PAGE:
The price of bitcoins may be soaring, but China isn't too thrilled with the virtual currency. On Thursday, the nation moved to regulate use of bitcoins, stating that its financial institutions could not deal in the virtual currency.
"The bitcoin is a special kind of virtual product, it does not have the same legal status as a currency," authorities said in an online posting. "It should not and cannot be used as a currency circulating in the market." The posting came from the nation's regulators, including the People's Bank of China and the ministry that oversees the tech sector.
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To regulate bitcoin usage, China will implement anti-money laundering measures with sites that exchange the virtual currency. This includes obliging users to register with their real identities.
China's main objection to bitcoin is that the cryptocurrency is not controlled and issued by a central monetary authority; the government posting also expressed concern that the number of bitcoins is limited, though it did not say why that's a problem. Another issue for the Chinese is that transactions with the currency can be done anonymously.
China said the public would be free to use bitcoins as long as individuals take on the risk. But authorities are particularly concerned with the virtual currency's volatile price and how some bitcoin sites are not legally registered.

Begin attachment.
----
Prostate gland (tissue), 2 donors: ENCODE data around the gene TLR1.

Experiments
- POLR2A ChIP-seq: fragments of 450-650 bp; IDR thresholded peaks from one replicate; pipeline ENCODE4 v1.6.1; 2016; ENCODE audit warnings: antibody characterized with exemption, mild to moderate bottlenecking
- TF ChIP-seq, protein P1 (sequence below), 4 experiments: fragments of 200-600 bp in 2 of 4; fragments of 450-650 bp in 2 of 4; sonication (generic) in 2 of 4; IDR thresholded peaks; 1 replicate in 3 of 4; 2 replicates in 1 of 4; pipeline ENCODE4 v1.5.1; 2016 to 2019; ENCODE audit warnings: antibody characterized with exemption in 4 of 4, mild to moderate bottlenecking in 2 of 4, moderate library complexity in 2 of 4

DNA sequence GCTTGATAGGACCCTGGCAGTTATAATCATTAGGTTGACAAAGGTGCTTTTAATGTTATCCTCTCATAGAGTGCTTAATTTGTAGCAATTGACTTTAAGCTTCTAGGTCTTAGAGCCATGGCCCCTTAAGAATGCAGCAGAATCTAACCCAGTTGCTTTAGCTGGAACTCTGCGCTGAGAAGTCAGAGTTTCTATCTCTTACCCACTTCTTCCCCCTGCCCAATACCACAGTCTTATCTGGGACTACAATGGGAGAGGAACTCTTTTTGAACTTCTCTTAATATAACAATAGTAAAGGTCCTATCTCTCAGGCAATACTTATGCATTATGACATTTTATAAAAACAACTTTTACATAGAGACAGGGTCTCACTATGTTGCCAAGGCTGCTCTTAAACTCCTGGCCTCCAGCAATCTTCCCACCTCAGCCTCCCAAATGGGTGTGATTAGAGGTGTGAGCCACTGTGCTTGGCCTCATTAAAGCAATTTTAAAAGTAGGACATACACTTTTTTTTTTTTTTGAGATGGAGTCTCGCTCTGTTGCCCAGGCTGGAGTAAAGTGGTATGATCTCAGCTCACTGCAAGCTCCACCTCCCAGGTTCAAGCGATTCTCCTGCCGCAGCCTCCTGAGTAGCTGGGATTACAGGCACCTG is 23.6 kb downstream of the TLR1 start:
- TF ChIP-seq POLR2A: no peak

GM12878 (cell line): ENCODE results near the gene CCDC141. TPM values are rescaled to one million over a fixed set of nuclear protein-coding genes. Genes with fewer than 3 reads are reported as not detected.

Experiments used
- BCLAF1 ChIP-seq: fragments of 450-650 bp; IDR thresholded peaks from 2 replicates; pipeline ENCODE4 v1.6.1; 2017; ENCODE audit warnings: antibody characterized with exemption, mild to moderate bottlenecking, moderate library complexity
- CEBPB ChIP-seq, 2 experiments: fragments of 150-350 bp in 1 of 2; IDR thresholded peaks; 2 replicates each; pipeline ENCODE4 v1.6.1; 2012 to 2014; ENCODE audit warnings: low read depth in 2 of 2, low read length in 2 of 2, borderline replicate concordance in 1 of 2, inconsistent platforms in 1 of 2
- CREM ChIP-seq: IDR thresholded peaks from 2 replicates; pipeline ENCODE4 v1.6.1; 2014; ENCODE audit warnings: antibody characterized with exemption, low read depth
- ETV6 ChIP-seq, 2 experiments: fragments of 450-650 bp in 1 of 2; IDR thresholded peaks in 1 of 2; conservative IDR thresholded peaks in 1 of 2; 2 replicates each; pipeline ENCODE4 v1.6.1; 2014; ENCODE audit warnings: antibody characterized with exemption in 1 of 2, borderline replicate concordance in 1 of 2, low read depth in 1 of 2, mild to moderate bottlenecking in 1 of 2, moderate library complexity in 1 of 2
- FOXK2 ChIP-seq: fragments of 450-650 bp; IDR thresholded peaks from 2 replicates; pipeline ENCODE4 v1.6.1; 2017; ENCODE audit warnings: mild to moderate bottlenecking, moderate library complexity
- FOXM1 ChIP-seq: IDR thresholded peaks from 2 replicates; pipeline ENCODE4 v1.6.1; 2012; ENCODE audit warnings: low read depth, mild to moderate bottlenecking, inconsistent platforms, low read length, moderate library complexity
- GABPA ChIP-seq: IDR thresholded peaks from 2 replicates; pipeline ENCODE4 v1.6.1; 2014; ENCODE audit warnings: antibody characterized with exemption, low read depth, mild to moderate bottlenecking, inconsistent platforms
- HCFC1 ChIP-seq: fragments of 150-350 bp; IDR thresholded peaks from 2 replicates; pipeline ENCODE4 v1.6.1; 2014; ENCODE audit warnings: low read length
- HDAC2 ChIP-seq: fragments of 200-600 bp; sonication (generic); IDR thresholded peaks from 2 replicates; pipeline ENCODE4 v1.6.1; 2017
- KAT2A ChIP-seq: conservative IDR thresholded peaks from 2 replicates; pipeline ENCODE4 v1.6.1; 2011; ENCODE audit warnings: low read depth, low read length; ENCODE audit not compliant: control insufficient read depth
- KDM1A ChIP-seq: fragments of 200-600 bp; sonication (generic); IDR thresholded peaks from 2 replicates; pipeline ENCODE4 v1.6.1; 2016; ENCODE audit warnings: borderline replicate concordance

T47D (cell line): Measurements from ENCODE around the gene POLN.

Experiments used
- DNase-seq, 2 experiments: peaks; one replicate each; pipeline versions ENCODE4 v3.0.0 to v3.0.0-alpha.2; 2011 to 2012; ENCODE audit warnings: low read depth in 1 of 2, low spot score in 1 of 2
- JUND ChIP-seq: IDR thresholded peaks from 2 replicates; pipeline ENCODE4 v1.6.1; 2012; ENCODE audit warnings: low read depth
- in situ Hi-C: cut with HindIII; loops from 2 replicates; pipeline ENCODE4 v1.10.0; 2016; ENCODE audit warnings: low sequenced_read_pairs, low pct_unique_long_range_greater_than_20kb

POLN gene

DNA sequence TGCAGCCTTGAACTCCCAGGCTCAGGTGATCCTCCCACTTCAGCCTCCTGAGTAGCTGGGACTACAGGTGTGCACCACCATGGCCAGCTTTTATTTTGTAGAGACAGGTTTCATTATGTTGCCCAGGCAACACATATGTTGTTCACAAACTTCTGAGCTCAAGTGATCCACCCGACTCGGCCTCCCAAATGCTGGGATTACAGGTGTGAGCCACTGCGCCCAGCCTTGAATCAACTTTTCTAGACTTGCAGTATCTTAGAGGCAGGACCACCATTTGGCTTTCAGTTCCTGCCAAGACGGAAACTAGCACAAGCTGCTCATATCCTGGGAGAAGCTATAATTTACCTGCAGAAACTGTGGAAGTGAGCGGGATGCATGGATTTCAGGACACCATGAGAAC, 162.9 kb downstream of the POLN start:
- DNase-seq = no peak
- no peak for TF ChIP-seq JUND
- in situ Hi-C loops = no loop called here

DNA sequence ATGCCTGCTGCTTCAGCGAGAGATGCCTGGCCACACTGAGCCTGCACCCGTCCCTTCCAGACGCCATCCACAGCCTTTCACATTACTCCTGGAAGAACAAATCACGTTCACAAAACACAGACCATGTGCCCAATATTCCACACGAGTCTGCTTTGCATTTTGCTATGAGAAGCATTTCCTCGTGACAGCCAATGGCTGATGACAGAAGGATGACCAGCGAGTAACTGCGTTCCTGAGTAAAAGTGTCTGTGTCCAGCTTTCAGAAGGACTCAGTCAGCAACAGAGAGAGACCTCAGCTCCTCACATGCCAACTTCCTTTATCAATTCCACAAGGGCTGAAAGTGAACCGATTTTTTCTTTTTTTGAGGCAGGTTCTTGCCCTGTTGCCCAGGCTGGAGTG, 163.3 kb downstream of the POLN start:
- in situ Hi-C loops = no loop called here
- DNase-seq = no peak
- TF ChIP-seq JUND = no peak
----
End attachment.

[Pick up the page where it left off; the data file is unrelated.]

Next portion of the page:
"Some sites have poor security and safeguards, and can easily experience hacking attacks or the site's operators will abscond with the money," authorities said in a separate posting.
The bitcoin has been trading at more than $1,200 over the past few days, according to the Tokyo-based Mt. Gox exchange. But following China's announcement, the price fell under $1,000.
Bitcoin is becoming increasingly popular in China and a few online vendors, including a site from search engine Baidu, have been accepting the currency in recent months, said Bobby Lee, CEO of BTC China, a bitcoin exchange in the country.
"So far, the Chinese people are choosing bitcoins as a digital asset for savings," he said in October. "With the potential for significant price appreciation in bitcoins, people here are buying it as an alternate form of investment."
China announced the new measures after local police recently detained three people for allegedly scamming bitcoin investors through an online exchange, reported state press, the Xinhua News Agency. The exchange had attracted 4,493 users, but the site's operators abruptly shut it down in October, keeping all the assets.